Kushner Cos. Slammed With Violations For Falsifying Permits To Force Out Tenants

on May 9, 2017 in Jersey City, New Jersey.
JERSEY CITY, NJ - MAY 09: The Kushner family name is displayed on advertising at the One Journal Square project in Jersey City on May 9, 2017 in Jersey City, New Jersey. It has been reported that Nicole Meyer, Jared... JERSEY CITY, NJ - MAY 09: The Kushner family name is displayed on advertising at the One Journal Square project in Jersey City on May 9, 2017 in Jersey City, New Jersey. It has been reported that Nicole Meyer, Jared Kushner's sister, spoke about her brother at a conference for Chinese investors as she looked to persuade the wealthy guests to invest in the $821 million, two-tower project. Kushner Companies is the development firm which was formerly run by presidential adviser and son-in-law Jared Kushner. (Photo by Spencer Platt/Getty Images) MORE LESS
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August 28, 2018 9:26 am
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New York City’s Department of Buildings hit Kushner Companies with 42 violations totaling $210,000 for submitting false permits, which it allegedly used to force out rent-protected tenants to sell units at higher prices, according to a Monday New York Times report.

A Kushner Companies spokeswoman has attributed the violations to “paperwork errors.”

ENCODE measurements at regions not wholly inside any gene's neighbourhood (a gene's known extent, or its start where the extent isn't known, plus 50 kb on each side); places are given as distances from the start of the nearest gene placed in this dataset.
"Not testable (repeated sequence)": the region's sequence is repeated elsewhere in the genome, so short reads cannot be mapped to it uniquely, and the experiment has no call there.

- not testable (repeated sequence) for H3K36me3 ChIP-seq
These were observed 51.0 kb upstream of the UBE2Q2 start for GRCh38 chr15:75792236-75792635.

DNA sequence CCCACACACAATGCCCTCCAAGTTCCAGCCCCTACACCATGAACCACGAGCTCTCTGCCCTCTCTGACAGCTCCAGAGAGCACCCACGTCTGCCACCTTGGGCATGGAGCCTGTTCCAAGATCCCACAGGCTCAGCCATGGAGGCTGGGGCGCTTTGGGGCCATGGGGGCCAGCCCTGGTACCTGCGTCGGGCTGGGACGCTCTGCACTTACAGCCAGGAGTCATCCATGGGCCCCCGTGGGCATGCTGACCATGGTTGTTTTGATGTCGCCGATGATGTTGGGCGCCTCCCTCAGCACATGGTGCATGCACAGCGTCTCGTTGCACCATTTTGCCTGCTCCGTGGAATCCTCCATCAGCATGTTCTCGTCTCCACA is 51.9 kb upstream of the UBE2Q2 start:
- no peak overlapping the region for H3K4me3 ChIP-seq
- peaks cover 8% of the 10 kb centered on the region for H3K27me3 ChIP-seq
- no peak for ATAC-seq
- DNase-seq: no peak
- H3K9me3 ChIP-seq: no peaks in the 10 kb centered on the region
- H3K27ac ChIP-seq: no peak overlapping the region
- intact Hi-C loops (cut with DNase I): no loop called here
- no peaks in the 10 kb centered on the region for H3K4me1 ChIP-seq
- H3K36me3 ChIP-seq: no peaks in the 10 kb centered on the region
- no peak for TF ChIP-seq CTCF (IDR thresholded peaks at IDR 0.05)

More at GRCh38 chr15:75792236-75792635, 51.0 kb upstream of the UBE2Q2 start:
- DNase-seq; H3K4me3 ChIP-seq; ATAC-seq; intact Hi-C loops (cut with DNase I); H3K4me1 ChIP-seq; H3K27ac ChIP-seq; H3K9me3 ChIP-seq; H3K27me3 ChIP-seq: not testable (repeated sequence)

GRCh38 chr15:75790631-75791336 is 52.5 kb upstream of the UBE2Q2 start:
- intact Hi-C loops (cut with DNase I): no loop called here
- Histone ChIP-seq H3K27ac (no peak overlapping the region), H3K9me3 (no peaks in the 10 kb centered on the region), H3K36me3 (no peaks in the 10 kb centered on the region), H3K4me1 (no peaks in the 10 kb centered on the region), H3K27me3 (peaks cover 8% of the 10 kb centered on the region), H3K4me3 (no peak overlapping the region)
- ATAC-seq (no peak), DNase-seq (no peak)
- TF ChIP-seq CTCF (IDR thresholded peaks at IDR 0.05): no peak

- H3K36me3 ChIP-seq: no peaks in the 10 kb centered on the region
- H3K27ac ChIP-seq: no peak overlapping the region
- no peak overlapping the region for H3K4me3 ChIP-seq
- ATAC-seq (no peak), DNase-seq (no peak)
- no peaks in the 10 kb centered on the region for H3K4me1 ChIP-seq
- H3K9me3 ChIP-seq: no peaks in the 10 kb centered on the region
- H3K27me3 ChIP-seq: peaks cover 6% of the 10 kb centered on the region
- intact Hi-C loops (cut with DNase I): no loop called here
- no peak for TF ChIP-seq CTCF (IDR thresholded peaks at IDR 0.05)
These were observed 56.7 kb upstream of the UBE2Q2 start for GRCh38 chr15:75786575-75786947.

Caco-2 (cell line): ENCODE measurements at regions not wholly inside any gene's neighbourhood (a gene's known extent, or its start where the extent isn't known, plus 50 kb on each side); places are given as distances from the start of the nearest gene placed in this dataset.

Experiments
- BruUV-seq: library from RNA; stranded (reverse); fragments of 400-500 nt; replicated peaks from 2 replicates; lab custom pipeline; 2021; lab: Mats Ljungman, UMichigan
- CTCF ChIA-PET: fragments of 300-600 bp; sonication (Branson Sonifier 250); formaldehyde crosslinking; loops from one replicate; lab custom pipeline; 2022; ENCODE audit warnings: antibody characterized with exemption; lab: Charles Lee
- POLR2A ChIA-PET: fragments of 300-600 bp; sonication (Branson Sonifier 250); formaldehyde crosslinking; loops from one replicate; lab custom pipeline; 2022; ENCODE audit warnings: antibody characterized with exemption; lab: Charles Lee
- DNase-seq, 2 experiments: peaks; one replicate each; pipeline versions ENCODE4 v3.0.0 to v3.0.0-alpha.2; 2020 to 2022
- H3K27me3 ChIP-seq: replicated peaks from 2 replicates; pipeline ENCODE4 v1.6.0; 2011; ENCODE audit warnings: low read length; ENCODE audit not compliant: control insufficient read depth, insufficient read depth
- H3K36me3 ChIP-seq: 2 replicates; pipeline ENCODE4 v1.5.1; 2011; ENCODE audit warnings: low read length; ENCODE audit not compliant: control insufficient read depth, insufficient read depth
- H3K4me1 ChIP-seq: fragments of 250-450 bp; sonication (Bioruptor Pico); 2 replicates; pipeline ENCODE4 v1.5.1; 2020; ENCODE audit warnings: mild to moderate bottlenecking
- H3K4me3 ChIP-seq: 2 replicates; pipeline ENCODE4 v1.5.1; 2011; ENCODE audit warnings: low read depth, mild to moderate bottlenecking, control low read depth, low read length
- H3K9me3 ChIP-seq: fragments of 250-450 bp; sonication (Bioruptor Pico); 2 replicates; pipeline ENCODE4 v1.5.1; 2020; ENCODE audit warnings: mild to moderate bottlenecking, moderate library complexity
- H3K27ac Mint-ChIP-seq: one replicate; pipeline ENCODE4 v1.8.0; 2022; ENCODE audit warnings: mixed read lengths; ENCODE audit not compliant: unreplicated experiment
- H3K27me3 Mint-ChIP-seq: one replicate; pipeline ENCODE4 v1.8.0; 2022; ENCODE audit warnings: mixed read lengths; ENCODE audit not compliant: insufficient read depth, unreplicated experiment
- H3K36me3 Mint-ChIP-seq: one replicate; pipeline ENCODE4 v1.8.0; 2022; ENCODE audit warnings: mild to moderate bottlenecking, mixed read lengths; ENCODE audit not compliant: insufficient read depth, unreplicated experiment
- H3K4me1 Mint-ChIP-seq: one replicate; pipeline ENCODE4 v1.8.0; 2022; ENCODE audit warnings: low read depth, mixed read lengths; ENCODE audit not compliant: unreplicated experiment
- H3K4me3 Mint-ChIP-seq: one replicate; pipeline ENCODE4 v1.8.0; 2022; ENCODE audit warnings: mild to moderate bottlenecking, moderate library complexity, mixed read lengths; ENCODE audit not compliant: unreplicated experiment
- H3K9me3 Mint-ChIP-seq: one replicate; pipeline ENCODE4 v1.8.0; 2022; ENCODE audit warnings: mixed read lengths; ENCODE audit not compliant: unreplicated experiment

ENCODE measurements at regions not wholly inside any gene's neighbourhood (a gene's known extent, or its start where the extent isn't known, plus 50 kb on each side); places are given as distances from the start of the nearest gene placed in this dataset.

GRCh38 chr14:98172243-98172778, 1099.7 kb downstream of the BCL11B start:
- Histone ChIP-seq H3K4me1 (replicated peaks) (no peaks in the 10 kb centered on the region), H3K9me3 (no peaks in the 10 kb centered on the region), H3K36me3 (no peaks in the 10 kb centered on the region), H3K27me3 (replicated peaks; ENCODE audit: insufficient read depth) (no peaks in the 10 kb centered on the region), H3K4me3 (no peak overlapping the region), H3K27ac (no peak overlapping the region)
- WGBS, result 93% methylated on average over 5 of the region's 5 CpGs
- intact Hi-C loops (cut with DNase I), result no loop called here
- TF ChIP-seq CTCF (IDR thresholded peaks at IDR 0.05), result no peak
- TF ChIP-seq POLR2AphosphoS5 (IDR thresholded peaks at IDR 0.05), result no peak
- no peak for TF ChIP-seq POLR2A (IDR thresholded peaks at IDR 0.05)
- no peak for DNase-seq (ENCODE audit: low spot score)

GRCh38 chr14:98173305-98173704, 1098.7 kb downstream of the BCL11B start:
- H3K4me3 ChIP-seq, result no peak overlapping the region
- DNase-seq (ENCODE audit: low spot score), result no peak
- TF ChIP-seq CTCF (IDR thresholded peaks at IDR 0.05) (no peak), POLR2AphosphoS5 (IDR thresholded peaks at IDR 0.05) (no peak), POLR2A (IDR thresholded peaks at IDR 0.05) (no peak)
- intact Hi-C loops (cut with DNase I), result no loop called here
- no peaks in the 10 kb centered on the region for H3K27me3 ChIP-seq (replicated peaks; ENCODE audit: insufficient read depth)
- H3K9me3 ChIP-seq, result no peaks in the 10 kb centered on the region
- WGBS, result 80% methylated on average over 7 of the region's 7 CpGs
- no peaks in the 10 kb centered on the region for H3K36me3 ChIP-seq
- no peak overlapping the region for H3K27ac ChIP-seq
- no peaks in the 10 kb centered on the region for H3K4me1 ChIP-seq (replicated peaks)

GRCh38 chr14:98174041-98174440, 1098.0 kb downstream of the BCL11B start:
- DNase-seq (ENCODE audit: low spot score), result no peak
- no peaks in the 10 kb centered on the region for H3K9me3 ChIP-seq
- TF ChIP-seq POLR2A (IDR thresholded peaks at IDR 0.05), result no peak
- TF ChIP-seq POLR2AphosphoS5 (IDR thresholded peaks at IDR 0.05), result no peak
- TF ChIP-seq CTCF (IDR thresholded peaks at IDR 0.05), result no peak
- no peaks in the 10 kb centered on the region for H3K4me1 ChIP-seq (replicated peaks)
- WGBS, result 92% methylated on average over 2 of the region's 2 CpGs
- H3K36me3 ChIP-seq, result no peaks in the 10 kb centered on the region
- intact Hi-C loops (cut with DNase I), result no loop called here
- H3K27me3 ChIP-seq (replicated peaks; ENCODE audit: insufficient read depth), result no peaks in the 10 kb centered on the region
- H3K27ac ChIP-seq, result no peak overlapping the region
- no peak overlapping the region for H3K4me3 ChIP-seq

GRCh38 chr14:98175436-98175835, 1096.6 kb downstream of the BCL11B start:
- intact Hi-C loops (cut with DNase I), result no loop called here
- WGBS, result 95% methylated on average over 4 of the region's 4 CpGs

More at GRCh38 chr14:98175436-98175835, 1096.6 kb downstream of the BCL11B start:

According to a report tenant activists issued Monday, an investment group headed by Michael Cohen has also allegedly falsified construction permits by lying about how many rent-stabilized tenants occupy the buildings. That group has not been fined.

Per the Times, landlords are required to report how many rent-stabilized tenants there are in their buildings as part of the process of obtaining construction permits. This rule is in place to ensure that landlords don’t use the construction process as harassment to force out those tenants paying cheap rents.

In one instance, the Cohen group reportedly said that there were no rent-stabilized tenants in a property that actually had 19. After all the construction, only 11 of those tenants remained, some of whom filed complaints about the drilling-related noise and dust making the apartments uninhabitable.

The Buildings Department reportedly investigated six complaints at that property but found no violations.

Similar complaints have been made at Kushner properties, where loud construction and resulting toxic plumes of dust and smoke allegedly became so untenable that they forced out rent-stabilized tenants.

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